With the prospect of graduating, it pushed me to look seriously at my options of remaining in Glasgow. The city doesn’t have a wealth of edgy design studios, but what it does have is a very active and supportive creative community with the added benefit of affordable studios/spaces. It made my transition exciting and prosperous, rather than daunting and competitive.

I got my first riso off ebay! And it’s still where we regularly source a lot of our equipment. The trouble with Riso is they don’t make the machines any more, so collecting parts and spares can become a serious hunt. There are 15 colour drums in the studio now, but that’s taken a while to get too. I meet people often who’ve never heard of the riso process, and it reminds me how much of a bubble RISOTTO operates in. The riso community is extremely niche, but the network it’s opened up is one of the best things about it. From trading prints across the Atlantic to troubleshooting problems online, it’s enabled me to meet amazing artists and designers, and instigate new projects.


A large percentage of art students end up being self-employed. Do you think your art degree prepared you to become self-employed or do you think this is an area that should be more integrated into art school programmes?

Definitely not! I was so unready – but the best way to learn is through practice and making all those terrible mistakes. It would be great if art schools encouraged and prepared students for this, as it’s a route that has so much potential, and freelancing practices are becoming more and more in demand.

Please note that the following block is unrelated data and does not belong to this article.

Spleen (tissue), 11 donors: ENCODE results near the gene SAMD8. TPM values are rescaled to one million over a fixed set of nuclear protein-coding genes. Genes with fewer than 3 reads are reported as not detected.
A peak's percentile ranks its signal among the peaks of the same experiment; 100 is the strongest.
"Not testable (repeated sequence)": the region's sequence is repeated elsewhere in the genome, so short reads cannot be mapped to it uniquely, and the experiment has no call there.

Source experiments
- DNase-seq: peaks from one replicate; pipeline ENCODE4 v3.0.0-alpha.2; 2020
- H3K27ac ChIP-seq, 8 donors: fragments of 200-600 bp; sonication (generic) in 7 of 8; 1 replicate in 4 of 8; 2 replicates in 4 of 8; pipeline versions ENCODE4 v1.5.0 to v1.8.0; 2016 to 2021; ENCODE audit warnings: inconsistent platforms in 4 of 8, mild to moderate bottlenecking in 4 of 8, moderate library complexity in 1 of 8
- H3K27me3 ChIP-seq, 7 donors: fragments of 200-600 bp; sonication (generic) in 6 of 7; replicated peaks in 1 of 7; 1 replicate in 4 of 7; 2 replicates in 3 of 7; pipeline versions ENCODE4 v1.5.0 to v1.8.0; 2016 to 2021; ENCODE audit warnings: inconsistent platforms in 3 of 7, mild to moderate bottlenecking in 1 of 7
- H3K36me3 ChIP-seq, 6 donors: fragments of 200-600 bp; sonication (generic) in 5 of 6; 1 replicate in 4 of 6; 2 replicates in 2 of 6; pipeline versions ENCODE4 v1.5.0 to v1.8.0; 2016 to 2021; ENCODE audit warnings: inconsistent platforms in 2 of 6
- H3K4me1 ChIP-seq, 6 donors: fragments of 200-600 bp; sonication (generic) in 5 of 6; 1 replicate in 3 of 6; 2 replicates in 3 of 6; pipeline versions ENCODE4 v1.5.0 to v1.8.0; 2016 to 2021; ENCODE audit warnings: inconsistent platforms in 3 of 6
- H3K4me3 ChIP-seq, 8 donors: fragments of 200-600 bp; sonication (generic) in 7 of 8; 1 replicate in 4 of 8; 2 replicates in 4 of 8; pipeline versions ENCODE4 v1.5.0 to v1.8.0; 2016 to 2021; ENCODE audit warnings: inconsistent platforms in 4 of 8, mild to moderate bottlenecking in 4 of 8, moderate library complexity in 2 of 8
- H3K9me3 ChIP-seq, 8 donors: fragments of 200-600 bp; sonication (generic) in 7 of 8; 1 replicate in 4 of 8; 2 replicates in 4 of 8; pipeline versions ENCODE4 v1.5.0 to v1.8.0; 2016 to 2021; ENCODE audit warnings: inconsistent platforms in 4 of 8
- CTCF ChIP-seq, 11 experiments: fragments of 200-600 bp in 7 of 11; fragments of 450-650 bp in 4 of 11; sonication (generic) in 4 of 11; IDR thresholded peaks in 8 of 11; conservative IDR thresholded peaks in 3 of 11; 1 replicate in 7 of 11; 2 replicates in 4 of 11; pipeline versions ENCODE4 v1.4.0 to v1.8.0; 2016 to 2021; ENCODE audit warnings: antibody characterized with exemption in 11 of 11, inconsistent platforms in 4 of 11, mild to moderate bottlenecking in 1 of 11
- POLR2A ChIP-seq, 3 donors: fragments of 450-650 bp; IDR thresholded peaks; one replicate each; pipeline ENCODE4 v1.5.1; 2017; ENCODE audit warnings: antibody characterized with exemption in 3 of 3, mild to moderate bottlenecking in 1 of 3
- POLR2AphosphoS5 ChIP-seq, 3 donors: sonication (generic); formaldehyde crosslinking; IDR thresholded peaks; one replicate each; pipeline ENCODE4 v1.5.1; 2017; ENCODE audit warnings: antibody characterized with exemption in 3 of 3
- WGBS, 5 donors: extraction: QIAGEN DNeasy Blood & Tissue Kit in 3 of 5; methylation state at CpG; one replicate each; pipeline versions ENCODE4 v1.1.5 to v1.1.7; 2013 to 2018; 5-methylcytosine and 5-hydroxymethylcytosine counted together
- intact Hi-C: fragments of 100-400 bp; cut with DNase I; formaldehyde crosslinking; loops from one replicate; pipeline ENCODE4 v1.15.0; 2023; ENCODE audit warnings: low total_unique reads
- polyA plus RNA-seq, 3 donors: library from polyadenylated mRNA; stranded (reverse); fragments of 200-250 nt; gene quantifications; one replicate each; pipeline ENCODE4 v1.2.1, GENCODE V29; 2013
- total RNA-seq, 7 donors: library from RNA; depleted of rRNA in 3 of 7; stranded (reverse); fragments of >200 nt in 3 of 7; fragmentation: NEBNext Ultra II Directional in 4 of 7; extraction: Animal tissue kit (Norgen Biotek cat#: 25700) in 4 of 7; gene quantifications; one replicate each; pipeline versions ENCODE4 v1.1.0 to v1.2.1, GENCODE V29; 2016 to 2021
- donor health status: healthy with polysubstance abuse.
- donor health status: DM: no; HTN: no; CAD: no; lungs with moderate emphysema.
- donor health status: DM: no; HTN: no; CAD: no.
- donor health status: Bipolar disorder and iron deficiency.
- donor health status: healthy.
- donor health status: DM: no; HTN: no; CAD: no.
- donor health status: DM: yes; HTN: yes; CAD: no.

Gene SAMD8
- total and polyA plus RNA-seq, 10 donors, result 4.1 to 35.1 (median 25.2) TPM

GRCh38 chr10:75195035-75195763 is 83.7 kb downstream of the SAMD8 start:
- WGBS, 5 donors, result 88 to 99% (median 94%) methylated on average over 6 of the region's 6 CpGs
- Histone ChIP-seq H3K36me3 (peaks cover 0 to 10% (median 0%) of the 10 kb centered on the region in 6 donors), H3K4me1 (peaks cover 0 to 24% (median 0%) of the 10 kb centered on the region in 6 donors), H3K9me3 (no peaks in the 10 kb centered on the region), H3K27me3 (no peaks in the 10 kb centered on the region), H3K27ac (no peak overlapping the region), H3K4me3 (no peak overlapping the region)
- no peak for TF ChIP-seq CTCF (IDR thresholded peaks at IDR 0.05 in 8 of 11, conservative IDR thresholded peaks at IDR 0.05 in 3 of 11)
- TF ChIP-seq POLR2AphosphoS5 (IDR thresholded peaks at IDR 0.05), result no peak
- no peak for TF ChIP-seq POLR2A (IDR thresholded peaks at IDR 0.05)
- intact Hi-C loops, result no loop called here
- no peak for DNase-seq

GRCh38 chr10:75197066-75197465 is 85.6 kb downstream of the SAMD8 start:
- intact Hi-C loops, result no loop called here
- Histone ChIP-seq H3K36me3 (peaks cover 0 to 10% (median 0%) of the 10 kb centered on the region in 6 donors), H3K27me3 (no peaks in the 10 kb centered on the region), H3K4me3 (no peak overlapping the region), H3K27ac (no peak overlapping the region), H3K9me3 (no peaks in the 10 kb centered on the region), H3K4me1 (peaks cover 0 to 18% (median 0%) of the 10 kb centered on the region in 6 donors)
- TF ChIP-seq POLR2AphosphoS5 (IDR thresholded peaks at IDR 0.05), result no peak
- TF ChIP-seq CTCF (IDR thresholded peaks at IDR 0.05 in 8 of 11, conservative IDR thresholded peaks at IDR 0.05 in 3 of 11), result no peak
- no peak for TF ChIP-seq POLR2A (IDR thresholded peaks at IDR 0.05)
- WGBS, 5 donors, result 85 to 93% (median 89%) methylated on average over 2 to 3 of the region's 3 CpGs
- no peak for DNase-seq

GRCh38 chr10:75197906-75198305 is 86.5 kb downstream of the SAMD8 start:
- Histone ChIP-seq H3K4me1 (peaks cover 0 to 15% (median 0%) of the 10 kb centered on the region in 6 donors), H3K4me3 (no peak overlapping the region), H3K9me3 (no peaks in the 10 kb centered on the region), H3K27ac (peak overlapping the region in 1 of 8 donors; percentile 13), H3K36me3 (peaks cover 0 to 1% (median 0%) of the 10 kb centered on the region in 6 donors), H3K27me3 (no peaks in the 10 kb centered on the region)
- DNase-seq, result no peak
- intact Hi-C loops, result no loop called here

Going back to your personal work, what are the main inspiration behind your colourful designs?

Playful colour and pattern are inherent to my process, regardless what the project is. My reaction to any surface or space is to decorate it; whether its a poster, piece of clothing or space – if it makes me smile then hopefully it will bring some joy to others too!


What are some of your favourite commissions you’ve worked on?

All of them were pretty fun, as it’s meant working on something different and new. The t-shirt designs I worked on for for Stussy, murals for PUMA, store art for Dr Martens, and art direction/set design for a huge Indian folk art exhibition that opened at Tramway this summer. The range of work keeps me on my toes, and the scale of the outputs is really exciting.


Glasgow has a great creative scene, could you share with us some designers and artists based in the city we should know about?

It’s a great place to live and work! And there are too many to mention! One of my best friends Kimberley Grant is working on an amazing photography project documenting all the wild spots in Scotland. She’s definitely my go-to for any escapes or walks. And Brendan Bennett – he’s a 3D designer and animator – we work together on all RISOTTO’s website stuff, and his endless talents in making things dance on screen never cease to blow my mind.


Could you tell us about some of your favourite places in Glasgow?

Eating is the best pass-time, so here’s my little list: Bakery 47, Cottonrake, Mother India/Banana Leaf, Dumpling Monkey, Kimchi Cult, and Alchemilla – my friends new restaurant in Finnieston – definitely worth a visit!